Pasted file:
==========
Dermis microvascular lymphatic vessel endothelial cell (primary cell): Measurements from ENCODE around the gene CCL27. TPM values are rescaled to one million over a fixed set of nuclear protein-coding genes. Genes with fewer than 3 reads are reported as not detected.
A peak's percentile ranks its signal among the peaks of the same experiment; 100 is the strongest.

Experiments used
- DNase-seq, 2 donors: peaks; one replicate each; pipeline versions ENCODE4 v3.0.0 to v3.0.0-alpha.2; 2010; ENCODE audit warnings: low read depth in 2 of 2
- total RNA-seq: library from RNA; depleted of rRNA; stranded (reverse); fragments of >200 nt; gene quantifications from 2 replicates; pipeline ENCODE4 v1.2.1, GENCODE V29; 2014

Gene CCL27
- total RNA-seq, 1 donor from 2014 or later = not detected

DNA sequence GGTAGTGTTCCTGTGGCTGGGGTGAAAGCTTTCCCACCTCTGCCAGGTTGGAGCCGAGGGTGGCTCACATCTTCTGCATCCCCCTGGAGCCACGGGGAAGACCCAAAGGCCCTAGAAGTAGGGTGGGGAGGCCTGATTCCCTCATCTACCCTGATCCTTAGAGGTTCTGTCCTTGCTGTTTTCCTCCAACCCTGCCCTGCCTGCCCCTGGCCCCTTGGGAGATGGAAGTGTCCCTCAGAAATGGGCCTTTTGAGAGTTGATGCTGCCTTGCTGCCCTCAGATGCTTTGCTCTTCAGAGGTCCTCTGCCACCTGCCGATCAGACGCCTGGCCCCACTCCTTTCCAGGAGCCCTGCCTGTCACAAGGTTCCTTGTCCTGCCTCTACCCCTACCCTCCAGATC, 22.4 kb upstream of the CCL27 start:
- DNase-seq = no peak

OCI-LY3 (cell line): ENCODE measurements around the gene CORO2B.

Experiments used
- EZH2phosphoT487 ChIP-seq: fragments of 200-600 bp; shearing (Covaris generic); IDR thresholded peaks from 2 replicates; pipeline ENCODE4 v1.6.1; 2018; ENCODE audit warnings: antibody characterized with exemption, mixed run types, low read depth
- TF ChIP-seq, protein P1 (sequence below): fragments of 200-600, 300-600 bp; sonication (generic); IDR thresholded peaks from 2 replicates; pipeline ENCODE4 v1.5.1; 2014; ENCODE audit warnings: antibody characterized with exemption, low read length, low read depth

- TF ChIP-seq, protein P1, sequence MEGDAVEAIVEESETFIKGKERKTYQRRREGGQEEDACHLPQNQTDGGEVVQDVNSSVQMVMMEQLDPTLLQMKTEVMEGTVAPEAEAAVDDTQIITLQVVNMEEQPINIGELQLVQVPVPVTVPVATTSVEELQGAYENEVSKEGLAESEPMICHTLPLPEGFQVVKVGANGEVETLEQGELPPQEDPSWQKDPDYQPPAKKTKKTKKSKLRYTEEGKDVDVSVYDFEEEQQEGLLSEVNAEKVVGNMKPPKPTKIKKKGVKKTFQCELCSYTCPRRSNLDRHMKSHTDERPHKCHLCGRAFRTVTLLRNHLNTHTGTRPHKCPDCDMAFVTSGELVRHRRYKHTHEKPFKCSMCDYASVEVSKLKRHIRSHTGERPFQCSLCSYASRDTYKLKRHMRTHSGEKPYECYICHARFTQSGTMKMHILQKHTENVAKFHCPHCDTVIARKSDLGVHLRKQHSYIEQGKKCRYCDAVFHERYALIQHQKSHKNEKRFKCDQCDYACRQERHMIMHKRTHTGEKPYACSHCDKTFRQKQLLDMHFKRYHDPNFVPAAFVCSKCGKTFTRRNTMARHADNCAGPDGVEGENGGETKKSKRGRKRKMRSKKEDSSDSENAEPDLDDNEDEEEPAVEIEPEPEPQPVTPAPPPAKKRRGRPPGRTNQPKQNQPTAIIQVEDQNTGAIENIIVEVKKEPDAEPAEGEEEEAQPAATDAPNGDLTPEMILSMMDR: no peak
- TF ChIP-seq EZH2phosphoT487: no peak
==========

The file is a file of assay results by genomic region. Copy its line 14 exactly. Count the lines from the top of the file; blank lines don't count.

- TF ChIP-seq, protein P1, sequence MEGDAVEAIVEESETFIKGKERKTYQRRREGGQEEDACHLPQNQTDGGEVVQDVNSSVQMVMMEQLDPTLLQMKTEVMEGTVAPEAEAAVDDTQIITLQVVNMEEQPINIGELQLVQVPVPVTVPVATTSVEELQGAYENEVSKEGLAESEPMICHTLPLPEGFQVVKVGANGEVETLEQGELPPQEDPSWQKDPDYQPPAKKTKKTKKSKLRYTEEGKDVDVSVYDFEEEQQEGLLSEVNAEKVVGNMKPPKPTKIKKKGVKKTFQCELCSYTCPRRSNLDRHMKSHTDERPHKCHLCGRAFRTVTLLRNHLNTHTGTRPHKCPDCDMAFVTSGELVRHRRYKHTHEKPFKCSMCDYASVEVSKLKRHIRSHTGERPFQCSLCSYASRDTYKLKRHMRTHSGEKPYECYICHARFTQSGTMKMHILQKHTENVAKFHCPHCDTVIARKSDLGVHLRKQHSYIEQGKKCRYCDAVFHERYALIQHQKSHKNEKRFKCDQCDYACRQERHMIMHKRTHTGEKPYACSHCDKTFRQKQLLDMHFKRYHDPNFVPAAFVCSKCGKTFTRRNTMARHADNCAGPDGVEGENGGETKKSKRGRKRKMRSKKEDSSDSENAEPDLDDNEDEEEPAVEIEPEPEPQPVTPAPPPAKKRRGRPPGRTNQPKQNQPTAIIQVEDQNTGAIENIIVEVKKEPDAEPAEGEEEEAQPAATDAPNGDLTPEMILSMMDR: no peak